Mary Lennox lost everything, so the question is: is restoration possible? Can she ever belong again? Can her frozen heart thaw? The garden is a metaphor for the healing of the characters and the blossoming of hope and possibility. If Mary and the garden can regenerate and flourish, it gives readers hope that they too can heal and thrive.

Agency

Give the protagonists as much agency as possible. The kid heroes, not their parents or teachers, must be the primary doers. The heroes must be pint-sized (or more or less the size of your readers) but supremely resourceful. The best way to ramp up the reward/pleasure factor is to make the kid save the day by sheer determination and clever thinking. Avoid adult saviours and magical shortcuts for maximum reader satisfaction.

Mary Lennox is left to her own devices at Misselthwaite Manor, which is sad for a child who’s lost her parents and her home. Mary uses her freedom to her advantage. Unencumbered by adult interference, she seeks and finds; she toils and reaps; she makes herself vulnerable and wins. And in all this doing, she changes, heals herself and helps others.

Senses

Let your readers ride in the skin of your protagonist. Sensory detail and visceral responses help draw your reader in. But show it, don’t tell it.

Dickon with his sweet nature is a wonderful foil for sour Mary Lennox. Compare mollycoddled Colin Craven who’s restricted to a dreary room and rigid routine for his lifetime to a girl who experienced the colourful world of India and roamed the lonely moors, a girl about whom no one cared a bit, not her distracted, socialite parents when they were alive, and not her heartsore, distant uncle. These contrasts are brilliant showing exercises to help the reader zero in on the frustrations and experience the truths in their starkness.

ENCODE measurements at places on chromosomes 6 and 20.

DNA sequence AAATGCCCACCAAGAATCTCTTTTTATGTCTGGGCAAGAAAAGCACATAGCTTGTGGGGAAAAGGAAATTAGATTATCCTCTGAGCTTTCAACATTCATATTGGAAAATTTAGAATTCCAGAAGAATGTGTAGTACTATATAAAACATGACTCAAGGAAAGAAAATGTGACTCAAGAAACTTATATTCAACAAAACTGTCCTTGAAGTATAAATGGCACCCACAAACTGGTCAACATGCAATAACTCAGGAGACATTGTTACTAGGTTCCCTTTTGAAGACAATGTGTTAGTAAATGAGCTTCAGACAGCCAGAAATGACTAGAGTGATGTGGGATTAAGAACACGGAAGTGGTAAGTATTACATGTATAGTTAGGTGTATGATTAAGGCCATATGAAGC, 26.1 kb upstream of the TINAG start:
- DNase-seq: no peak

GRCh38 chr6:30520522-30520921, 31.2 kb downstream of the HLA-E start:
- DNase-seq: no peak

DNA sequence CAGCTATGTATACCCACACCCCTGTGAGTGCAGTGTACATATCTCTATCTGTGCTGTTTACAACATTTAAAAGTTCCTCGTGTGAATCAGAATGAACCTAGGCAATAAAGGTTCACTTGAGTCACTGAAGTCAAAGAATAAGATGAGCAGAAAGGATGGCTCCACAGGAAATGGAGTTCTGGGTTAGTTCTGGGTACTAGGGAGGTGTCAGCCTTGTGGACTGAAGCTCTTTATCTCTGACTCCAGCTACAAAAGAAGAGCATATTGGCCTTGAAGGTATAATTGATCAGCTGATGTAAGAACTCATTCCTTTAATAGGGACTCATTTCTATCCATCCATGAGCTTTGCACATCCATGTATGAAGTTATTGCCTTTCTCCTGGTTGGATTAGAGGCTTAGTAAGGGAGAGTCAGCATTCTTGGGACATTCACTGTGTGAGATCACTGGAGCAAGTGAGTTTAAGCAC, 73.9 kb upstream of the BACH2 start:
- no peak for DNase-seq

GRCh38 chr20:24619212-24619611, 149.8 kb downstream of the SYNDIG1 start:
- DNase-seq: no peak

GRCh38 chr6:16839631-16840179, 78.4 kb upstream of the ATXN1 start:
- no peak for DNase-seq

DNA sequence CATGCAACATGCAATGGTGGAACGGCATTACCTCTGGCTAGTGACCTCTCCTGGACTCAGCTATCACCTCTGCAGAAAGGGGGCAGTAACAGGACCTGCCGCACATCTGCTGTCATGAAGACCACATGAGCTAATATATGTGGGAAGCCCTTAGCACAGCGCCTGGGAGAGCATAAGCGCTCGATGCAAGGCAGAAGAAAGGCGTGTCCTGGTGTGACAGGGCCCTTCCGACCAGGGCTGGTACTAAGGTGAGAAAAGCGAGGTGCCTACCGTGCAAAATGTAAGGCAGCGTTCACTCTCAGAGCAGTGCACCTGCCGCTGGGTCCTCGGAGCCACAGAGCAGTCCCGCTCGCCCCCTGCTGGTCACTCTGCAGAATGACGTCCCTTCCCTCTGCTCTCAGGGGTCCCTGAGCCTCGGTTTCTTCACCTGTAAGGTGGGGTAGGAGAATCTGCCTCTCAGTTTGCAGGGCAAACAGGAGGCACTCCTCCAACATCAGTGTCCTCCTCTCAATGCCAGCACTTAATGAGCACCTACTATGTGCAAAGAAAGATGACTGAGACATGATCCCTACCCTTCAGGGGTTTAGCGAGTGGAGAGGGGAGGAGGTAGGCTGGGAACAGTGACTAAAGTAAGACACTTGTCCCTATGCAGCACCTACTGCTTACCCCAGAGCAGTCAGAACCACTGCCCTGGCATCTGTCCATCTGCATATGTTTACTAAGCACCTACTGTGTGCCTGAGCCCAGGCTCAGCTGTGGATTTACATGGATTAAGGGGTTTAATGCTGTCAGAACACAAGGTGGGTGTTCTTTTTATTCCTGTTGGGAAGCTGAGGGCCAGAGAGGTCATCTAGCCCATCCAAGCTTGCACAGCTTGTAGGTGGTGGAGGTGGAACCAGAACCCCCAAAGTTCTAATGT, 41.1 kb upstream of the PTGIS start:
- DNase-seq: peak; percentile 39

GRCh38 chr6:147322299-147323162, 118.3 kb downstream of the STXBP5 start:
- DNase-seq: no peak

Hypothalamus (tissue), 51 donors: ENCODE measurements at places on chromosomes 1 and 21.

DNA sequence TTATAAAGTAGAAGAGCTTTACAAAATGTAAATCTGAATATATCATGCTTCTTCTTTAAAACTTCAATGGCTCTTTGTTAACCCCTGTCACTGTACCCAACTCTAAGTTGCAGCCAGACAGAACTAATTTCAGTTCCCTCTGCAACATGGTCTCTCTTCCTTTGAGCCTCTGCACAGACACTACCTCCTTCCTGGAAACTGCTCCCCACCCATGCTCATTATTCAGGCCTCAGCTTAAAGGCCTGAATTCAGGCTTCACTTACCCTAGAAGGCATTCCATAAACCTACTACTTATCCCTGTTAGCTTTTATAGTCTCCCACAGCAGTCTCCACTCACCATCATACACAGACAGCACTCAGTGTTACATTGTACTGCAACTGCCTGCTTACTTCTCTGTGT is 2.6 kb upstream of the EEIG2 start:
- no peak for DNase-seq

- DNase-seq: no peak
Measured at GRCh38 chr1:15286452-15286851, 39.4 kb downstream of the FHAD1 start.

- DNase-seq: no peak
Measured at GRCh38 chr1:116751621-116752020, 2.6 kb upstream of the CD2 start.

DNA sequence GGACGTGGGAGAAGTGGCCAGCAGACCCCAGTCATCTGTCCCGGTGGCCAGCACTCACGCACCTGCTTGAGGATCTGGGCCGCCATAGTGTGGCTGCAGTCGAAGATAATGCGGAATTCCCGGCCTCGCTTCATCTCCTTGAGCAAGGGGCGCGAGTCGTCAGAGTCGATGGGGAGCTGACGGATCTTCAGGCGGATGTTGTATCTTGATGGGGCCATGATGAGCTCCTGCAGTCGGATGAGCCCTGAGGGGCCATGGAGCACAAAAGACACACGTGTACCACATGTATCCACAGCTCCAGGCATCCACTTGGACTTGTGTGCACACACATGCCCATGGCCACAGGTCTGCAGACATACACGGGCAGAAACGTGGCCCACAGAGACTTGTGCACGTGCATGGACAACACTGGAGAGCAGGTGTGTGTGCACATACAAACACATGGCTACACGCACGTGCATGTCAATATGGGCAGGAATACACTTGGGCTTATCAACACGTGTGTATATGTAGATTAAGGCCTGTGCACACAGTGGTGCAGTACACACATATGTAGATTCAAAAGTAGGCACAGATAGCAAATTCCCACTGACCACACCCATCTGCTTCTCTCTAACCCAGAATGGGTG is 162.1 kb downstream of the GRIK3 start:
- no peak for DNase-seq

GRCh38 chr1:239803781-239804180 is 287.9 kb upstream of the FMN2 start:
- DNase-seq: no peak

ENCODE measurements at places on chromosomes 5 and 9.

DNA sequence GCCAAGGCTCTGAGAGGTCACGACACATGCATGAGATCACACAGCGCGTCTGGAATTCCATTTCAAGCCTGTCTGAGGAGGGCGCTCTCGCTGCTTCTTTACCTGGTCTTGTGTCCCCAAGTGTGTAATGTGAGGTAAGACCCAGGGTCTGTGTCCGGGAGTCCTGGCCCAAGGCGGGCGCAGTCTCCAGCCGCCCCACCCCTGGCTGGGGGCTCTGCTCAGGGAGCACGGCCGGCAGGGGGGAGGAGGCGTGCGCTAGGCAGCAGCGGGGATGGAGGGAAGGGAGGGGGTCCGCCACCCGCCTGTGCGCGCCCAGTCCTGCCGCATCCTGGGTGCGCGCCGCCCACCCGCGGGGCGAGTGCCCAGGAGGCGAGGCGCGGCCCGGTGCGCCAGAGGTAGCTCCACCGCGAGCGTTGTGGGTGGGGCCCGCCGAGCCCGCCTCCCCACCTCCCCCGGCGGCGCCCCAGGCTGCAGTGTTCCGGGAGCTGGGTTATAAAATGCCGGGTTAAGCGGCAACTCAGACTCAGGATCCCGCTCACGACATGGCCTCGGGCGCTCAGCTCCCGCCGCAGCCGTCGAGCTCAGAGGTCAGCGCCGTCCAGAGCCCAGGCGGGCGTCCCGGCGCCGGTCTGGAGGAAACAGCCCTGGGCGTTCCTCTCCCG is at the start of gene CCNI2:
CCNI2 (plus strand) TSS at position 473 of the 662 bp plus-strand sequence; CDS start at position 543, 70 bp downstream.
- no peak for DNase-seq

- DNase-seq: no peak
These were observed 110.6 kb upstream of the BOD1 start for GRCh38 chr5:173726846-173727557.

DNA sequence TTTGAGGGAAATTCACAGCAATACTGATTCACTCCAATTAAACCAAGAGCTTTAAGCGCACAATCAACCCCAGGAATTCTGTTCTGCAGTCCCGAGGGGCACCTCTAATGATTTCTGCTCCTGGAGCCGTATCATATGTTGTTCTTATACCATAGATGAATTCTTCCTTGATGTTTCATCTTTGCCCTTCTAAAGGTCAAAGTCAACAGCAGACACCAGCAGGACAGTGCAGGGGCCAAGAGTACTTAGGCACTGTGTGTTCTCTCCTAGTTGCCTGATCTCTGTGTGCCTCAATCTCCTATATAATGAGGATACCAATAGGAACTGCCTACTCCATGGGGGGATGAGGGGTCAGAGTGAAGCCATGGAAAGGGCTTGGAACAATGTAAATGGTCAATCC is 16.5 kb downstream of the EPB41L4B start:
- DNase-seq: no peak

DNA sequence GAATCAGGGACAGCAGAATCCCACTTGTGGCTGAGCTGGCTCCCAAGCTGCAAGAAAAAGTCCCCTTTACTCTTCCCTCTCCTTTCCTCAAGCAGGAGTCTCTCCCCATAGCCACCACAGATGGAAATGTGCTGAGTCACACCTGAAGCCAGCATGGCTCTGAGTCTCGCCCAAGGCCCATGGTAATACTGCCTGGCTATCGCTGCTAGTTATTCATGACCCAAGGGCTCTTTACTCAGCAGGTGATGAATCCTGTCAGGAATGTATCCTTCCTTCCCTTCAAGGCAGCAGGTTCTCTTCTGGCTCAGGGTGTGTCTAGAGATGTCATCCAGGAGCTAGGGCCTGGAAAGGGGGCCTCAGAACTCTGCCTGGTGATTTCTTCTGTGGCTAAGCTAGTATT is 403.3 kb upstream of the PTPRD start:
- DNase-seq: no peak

My New All Time Favourite Book

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The Secret Garden was supremely satisfying, but I recently read another book that pipped it. Eva Ibbotson’s Journey to the River Sea surpassed my old favourite. I loved it from cover to cover, and when I turned the last page, I burst into tears, startling my husband. “It’s the best book I’ve ever read,” I sobbed.

That perfect, mysterious chord of emotions thrummed in my soul: elation at the satisfying resolution; loss at leaving the world and its inhabitants behind. Professional jealousy and inspiration vied uncomfortably inside me. Here’s a link to my Goodreads review.

Journey to the River Sea ticks all of the boxes—and then some! Twists galore, fantastic characters, hateful villains, a setting to swoon over…

Connection – we’ve all felt friendless and alone and utterly unwanted.

Significance – What greater need than to find a place where you belong and matter.

Agency– Maia is resourceful and brave in bucket loads. Her governess, Miss Minton says, “Children must lead big lives… if it is in them to do so.” With this belief firmly fixed, she lets Maia star, doing all the exploits and working out the puzzles on her own.

Senses – a feast. It’s set in Manaus, Brazil along the Amazon at the turn of the century. The characters are British and very much out-of-place, but it is one’s attitude that makes all the difference.

My Aspiration

My highest goal as a children’s writer is to create for my young readers that singular experience of exalting in the joy of reading. I won’t mind a bit if a few neurotransmitters enhance the moment and motivate kids to keep reading!

Image Credit: Mi Pham, via Unsplash

How to Write a Superhero Story

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Featuring guest blogger, Karen Tyrrell

Karen, tell me about Song Bird Superhero.

Song Bird Superhero is a humorous adventure with positive messages for kids.

Kids can stop the bully … Kids can do STEM science … Kids can do anything.

Blurb…

“Rosella Bird’s nightly dreams are filled with flying. Too bad her waking hours are a living nightmare:

Her flying inventions crash.

Her kooky parents are overprotective.

Her singing shatters windows.

The principal bans her from the science fair.